Fish and Aquatic Life
Wilson Lake, in the West Fork Chippewa River Watershed, is a 103.06 acre lake that falls in Sawyer County. This lake is managed for fishing and swimming and is currently not considered impaired.
Author Aquatic Biologist
Source: 1969, Surface Water Resources of Sawyer County Wilson Lake, T42N, R6W, Section 8.9
An acid bog lake on Wilson Creek. The normal estimated outlet flow is 5 cfs. The fish population includes largemouth bass, perch, bluegills, pumpkinseeds, bullheads, suckers, and minnows. At least 65 percent of the shoreline is bordered by tamarack and black spruce lowland, tag-alder swamp, and leatherleaf bog. The remaining shoreline is upland hardwood and conifer. There are also extensive stands of rooted aquatic vegetation of arrowhead bulrushes and pond weeds. The shoreline bordering the wetlands is muck, while on the remaining shore the bottom type is mixed sand and gravel. The entire lakeshore is in public ownership as part of the Chequamegon National Forest, and there is no private development. An access road is located at the north end of the lake. Beaver and muskrat are common. Nesting ducks use the lake and the 380 acres of associated wetlands.
Surface Acres = 102.5, Maximum Depth = 14 feet, M.P.A. = 35 PPm, Secchi Disk = 4 feet
Author Surface Water Inventory Of Wisconsin
Wisconsin has over 84,000 miles of streams, 15,000 lakes and milllions of acres of wetlands. Assessing the condition of this vast amount of water is challenging. The state's water monitoring program uses a media-based, cross-program approach to analyze water condition. An updated monitoring strategy (2015-2020) is now available. Compliance with Clean Water Act fishable, swimmable standards are located in the Executive Summary of Water Condition in 2018. See also the 'monitoring and projects' tab.
Educate and engage residents
The Town of Spider Lake proposes to develop a Comprehensive Land Use Plan to guide the community in establishing the long range goals, Town ordinances, and the organization of Town Government and citizen groups to protect and enhance the quality of water in our lakes and the natural lake ecosystems.
Wisconsin's Water Quality Standards provide qualitative and quantitative goals for waters that are protective of Fishable, Swimmable conditions [Learn more]. Waters that do not meet water quality standards are considered impaired and restoration actions are planned and carried out until the water is once again fishable and swimmable
Management goals can include creation or implementation of a Total Maximum Daily Load analysis, a Nine Key Element Plan, or other restoration work, education and outreach and more. If specific recommendations exist for this water, they will be displayed below online.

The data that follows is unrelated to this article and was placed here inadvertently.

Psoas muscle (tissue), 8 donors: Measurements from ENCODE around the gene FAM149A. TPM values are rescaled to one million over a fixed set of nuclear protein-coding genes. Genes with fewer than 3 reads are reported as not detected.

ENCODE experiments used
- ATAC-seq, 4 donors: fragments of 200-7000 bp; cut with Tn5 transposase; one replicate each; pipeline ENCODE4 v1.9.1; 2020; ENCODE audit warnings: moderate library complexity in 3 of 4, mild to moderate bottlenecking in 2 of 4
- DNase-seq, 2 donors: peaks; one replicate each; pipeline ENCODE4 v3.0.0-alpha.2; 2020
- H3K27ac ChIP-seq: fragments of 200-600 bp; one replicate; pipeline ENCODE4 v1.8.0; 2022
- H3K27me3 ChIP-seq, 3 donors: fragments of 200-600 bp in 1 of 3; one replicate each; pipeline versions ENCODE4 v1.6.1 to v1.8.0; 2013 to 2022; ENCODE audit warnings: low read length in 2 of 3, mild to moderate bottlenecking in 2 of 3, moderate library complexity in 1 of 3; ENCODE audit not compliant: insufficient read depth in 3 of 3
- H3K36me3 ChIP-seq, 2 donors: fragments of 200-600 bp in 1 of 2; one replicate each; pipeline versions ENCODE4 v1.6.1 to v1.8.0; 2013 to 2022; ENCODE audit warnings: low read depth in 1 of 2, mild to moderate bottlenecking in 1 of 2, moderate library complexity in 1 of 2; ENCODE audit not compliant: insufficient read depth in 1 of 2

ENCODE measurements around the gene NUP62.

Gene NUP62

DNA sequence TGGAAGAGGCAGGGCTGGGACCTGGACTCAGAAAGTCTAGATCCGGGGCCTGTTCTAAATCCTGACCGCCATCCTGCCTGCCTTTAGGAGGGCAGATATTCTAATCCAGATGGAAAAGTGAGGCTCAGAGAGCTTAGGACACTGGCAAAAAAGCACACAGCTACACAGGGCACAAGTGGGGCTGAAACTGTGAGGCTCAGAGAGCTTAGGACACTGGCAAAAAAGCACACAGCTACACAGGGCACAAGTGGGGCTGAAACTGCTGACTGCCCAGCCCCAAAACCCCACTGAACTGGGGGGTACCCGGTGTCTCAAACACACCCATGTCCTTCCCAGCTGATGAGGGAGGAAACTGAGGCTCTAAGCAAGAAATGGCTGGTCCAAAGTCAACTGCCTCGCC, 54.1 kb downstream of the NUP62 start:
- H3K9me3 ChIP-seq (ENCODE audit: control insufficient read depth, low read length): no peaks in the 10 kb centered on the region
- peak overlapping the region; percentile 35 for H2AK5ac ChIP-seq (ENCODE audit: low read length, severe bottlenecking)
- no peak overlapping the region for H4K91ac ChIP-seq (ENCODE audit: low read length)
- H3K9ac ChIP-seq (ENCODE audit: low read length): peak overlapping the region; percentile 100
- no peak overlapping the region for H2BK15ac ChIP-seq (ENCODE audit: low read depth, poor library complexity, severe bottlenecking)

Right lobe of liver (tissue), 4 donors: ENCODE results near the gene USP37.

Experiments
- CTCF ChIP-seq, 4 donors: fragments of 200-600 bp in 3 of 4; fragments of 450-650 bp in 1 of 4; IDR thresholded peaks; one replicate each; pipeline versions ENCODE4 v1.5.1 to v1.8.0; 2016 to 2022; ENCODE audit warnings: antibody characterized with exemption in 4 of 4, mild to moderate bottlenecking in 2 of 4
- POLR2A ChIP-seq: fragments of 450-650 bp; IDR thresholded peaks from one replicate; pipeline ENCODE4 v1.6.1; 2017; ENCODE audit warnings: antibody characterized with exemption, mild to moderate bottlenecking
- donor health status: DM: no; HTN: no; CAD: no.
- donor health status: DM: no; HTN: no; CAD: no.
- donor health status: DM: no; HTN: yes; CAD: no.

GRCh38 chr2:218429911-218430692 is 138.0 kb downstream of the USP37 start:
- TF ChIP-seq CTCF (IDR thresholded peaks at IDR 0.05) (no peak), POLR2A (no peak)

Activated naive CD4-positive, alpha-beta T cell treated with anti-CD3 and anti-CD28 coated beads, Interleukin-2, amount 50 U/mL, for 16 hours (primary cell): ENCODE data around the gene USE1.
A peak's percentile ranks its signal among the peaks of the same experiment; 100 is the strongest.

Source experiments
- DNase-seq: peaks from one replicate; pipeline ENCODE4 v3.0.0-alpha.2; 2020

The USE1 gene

Monitoring the condition of a river, stream, or lake includes gathering physical, chemical, biological, and habitat data. Comprehensive studies often gather all these parameters in great detail, while lighter assessment events will involve sampling physical, chemical and biological data such as macroinvertebrates. Aquatic macroinvertebrates and fish communities integrate watershed or catchment condition, providing great insight into overall ecosystem health. Chemical and habitat parameters tell researchers more about human induced problems including contaminated runoff, point source dischargers, or habitat issues that foster or limit the potential of aquatic communities to thrive in a given area. Wisconsin's Water Monitoring Strategy was recenty updated.
Grants and Management Projects
|WBIC||Official Waterbody Name||Station ID||Station Name||Earliest Fieldwork Date||Latest Fieldwork Date||View Station||View Data|
|2420000||Wilson Lake||10005630||Wilson Lake||8/29/2000||9/21/2017||Map||Data|
|2420000||Wilson Lake||583152||Wilson Lake - East Basin - Deep Hole||6/30/2000||9/1/2002||Map||Data|
Wilson Lake is located in the West Fork Chippewa River watershed which is 284.78 mi². Land use in the watershed is primarily forest (62%), wetland (33.60%) and a mix of open (4.30%) and other uses (0%). This watershed has 256.71 stream miles, 6,208.10 lake acres and 60,035.54 wetland acres.
Nonpoint Source Characteristics
This watershed is ranked Low for runoff impacts on streams, Low for runoff impacts on lakes and Low for runoff impacts on groundwater and therefore has an overall rank of Low. This value can be used in ranking the watershed or individual waterbodies for grant funding under state and county programs.However, all waters are affected by diffuse pollutant sources regardless of initial water quality. Applications for specific runoff projects under state or county grant programs may be pursued. For more information, go to surface water program grants.